Because the museum hasn’t opened yet, 90% of my interaction has been with fellow volunteers and the staff members of The Thinkery. Every time I’ve gone over to volunteer I’ve felt like the staff is so friendly yet really professional at their jobs. It’s really great coming in to volunteer because I always end up feeling like im helping people that are really qualified and seem to enjoy every aspect of their job; even if it’s a monotonous prep task. It feels like everyone just knows that the completion of every little project is crucial to a successful opening, so people are just happy to do them. Also, I imagine it helps that some of these little jobs involve bubble wrap and giant lego blocks.

What is the best story you have about working with our visitors?
While working at the interactive information tent at the farmers market, I got to meet some veteran Austin Children’s Museum patrons that were really excited to come check out the new museum. It was really fun getting to help them construct electrically powered robots that taught them how batteries and motors work. Seeing them construct their own toys and then getting so excited to see them work – it was kind of priceless.

How has your work here influenced your life?
It’s definitely gotten me interested in what’s happening in children’s museums nowadays. I never really thought about what was going on in them, even though I work with kids; it just never crossed my mind to go check one out. I’m definitely glad to see that at least in The Thinkery, the museum experience for kids is really just as fun as it will be instructing.

What is something in your life that that you LOVE?
I would say the school where I currently tutor at. It’s a small little school, so it’s kind of one big family. The staff is also so knowledgeable and caring about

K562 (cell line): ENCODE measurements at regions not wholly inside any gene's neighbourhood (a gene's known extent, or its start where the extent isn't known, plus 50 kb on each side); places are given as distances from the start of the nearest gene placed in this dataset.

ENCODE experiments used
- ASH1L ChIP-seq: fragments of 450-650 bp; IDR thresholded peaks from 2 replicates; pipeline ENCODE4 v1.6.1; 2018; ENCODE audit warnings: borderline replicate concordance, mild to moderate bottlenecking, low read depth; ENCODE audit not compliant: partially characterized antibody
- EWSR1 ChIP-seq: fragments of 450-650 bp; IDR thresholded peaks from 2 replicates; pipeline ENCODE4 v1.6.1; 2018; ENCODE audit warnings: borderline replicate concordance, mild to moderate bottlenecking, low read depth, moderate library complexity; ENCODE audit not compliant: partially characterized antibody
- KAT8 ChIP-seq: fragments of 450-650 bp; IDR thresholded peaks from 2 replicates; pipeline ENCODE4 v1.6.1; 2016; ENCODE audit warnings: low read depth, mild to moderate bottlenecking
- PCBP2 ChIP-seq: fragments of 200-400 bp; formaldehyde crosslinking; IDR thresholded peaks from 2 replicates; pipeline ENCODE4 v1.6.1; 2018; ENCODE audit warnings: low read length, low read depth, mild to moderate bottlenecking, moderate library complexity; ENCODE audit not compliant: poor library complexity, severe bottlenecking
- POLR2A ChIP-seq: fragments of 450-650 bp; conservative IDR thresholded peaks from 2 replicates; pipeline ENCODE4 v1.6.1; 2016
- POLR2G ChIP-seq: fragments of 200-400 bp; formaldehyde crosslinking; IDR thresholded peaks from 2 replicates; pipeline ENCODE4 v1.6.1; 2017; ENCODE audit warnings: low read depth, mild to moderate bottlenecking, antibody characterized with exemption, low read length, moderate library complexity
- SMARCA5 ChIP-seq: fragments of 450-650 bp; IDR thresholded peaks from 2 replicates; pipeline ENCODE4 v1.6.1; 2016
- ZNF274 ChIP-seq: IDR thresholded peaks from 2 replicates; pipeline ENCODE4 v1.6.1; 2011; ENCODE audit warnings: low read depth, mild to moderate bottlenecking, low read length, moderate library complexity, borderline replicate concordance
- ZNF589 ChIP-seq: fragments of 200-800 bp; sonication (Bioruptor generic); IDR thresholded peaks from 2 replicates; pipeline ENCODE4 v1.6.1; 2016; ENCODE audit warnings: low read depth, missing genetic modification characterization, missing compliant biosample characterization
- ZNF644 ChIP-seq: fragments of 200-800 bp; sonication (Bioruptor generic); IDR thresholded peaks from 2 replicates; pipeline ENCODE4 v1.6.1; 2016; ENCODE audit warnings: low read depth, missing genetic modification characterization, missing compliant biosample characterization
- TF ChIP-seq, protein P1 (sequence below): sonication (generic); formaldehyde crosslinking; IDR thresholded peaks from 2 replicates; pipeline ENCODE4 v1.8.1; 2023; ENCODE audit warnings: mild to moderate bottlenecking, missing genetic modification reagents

their students, so it’s really reaffirming to know that the kids are in good hands and being taken care off educationally. Additionally, the team of tutors I work with are people that are really easy to get along with, so it’s never like I go into work feeling like “Oh, I may have to deal with this or that from x person”. This is great because it helps me be focused in what I need to be doing, without having to deal with anything that may detract from the job i’m trying to do. I always go to work content, and that’s something that I value and am thankful for.

What is your all-time favorite thing to do on your time off?
I have several favorite hobbies, but lately all I’ve been doing whenever I have some time to relax is watching tornado videos online. I’ve always wanted to be a tornado chaser – I used to watch the weather channel as a kid – and so whenever there was a tornado warning in Topeka, Kansas or whatever, I’d get all excited and track the storm in whatever shoddy online radar applications they had available in 1998. So since I got here, and Austin is almost-ish in tornado alley, I’ve been fantasizing about actually maybe getting to see one in person. I remember there was one weekend a couple of weeks ago where I did absolutely nothing but watch tornado videos from Friday evening all the way through Sunday. That weekend ruled